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Analysis & Opinion
10.05.11 Seeing Red
By Andrew Roth

The 66th anniversary of the Soviet and Allied victory over Hitler’s Germany in the Second World War passed peacefully yesterday in Russia, but in the western Ukrainian city of Lvov, where Soviet victory in the war is just as quickly seen as the beginning of nearly half a century of occupation of Ukraine, local celebrations were marred by violence. Sparked by the revival of a Soviet symbol in the form of a red flag, masked nationalists squared off with local pro-Russian and Communist groups, sparking a regional political scandal and providing continuing evidence of a deep cultural split between eastern and western Ukraine.

Authorities saw trouble coming in Lvov, which did not experience trouble for the first time this Victory Day, but local police did little to prevent the escalation of tensions between nationalists and pro-Russian political groups. Agitators from the Ukrainian nationalist Svoboda party rallied against popular symbols of Victory Day, turning those wearing the ubiquitous orange-and-black St. George ribbons away from the local Hill of Glory and desecrating a wreath that the Russian ambassador to Ukraine was supposed to later place at Lvov’s military cemetery. In many places violence broke out, occasionally pitting generally young, masked nationalist protestors against war veterans.

Local residents and eyewitnesses were seriously disturbed by the scenes of violence. Accusations broke out quickly on the popular social networking site Livejournal, where subscribers have uploaded candid and professional videos of the day’s events that show masked nationalists rocking busses holding veterans, burning flags and ribbons and clashing with police. Others, however, argued that pro-Russian protestors, who were bussed into the city for the event, played the chief role in igniting the fights in the streets. “I had hoped that the Lvovians would have the sobriety not to succumb to provocations [by the pro-Russian Russkoye Yedinstvo party],” wrote user ru-indeec, whose account was cited in the Livejournal’s round-up of the events in Lvov, but “when I saw what the [pro-Russian] ‘protestors’ were saying, any hope I had vanished without a trace.”

The Ukrainian nationalists in the region are radicals who certainly bear responsibility for the violent turn in yesterday’s events, said Volodymyr Fesenko, the head of Penta, a Kiev-based political think tank, but the government also played a part in letting events get out of hand. Fesenko noted that local riot police were too passive in their approach to the protestors, but said that more importantly, the revival of Soviet symbols by the country’s parliament created a powder keg in Lvov.

“This is a conflict about Ukraine’s historical issues,” said Fesenko. “In particular in Lvov most people don’t consider the ninth of May to be a holiday, because they consider the Soviet presence in Lvov to have been an occupation. In this case, the Upper Rada’s [Ukraine’s parliament] declaration of a red flag as an official symbol of Victory Day directly provoked yesterday’s conflicts.”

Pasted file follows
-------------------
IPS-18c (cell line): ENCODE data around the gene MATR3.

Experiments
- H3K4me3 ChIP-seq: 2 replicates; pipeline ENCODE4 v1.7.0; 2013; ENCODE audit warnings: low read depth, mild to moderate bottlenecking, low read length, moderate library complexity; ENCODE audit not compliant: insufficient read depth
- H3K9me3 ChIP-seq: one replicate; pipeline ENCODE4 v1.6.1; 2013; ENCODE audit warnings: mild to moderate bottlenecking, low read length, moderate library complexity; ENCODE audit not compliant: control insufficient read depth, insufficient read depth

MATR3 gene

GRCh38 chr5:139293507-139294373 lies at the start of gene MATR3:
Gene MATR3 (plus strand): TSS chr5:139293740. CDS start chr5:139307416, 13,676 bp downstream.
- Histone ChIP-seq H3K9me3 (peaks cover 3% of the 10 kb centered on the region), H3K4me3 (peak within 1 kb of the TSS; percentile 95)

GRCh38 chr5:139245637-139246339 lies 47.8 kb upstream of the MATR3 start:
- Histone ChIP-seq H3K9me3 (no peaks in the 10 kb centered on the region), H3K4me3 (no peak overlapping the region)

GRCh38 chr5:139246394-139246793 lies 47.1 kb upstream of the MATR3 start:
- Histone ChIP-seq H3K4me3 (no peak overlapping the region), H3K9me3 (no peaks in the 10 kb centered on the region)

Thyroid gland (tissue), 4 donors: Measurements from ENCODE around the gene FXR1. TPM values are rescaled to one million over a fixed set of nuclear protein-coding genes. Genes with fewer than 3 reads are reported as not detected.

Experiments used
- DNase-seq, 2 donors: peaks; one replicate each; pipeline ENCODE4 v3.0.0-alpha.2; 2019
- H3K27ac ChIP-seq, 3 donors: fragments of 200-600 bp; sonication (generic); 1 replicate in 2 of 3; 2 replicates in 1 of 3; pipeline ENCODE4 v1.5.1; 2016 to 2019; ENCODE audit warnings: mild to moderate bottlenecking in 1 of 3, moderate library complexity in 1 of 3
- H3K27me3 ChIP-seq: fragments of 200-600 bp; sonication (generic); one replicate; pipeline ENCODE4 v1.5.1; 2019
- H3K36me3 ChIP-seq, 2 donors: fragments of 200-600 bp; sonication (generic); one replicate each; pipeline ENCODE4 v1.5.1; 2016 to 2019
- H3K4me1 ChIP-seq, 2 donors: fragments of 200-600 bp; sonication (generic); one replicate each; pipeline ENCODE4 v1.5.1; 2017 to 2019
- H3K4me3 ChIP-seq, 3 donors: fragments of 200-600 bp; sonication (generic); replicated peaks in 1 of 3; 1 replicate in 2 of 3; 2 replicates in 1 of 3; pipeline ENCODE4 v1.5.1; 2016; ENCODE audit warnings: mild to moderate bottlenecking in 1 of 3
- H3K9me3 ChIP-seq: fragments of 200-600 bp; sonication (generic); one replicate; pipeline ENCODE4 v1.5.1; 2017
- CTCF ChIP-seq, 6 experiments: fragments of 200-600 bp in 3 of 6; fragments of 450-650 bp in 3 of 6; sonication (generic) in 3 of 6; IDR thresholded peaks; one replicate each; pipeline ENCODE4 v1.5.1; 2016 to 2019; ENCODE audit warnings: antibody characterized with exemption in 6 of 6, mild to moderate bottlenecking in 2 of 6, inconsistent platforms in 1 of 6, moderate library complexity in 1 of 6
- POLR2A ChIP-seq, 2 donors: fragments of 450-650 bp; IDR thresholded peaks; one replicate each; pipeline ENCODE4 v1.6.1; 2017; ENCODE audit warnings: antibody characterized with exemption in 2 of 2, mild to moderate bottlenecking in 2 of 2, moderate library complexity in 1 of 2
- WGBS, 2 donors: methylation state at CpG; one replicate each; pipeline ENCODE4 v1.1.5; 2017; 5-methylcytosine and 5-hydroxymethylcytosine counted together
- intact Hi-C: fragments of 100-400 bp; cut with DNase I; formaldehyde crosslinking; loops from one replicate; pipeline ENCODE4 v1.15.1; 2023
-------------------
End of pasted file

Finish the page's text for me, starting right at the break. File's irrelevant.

The revival of the Soviet relic and the Victory Day clashes have followed a period of detente between Russia and Ukraine, which has established better ties with its eastern neighbor since jettisoning the champions of the 2004 Orange Revolution, including ex-president Yulia Tymoshenko, from the government. During Viktor Yanukovych’s presidency, the Ukrainian parliament particularly angered nationalists by extending Russia’s lease on its Black Sea naval base in the Crimea in exchange for a significant discount on energy prices. The decision led to a breakdown in order in the parliament, where opposition politicians pelted deputies signing the deal with eggs and smoke bombs.

Members of the Svoboda nationalist political party, who hold a majority in the Lvov regional parliament, stayed on the attack today as they called an emergency session of the local parliament to discuss the culpability of the pro-Yanukovych governor, Mykhailo Tsymbalyuk in yesterday’s events. Tsymbalyuk has already offered his letter of resignation to the president, perhaps in anticipation of a vote by the local parliament that could relieve him of his authority.

Leading politicians in turn issued strong condemnations of yesterday’s nationalist activity. In Kiev, Yanukovych said yesterday that local national activists were agitating for the “sake of cheap popularity,” and that the government would “properly respond” to the situation. The Russian ambassador to Ukraine, who would have delivered a wreath to the national military academy in Lvov had it not been stomped on by Svoboda members, said that “all of these games on this day are an insult to the memory of those buried here, who sacrificed their lives to allow us to live in a normal society," reported the Kyiv Post.

With the two sides of Ukraine so divided over the issue of Ukraine’s historical relationship with the Soviet Union, it may seem that politicians must consciously decide whether to anger the west or the east of the country, while building a base of support in the other half. Yet Fesenko noted that while it’s difficult to unite the two sides of the country around an issue as divisive as Victory Day, practicing some restraint may mitigate the possible damage. “Of course there are going to be conflicts between the communists, pro-Russian organizations and the nationalists, but these arguments over the use of the red flags, which clearly would be seen as a provocation in the west, are completely avoidable, and they should be avoided when it’s possible for the government to do so,” said Fesenko.
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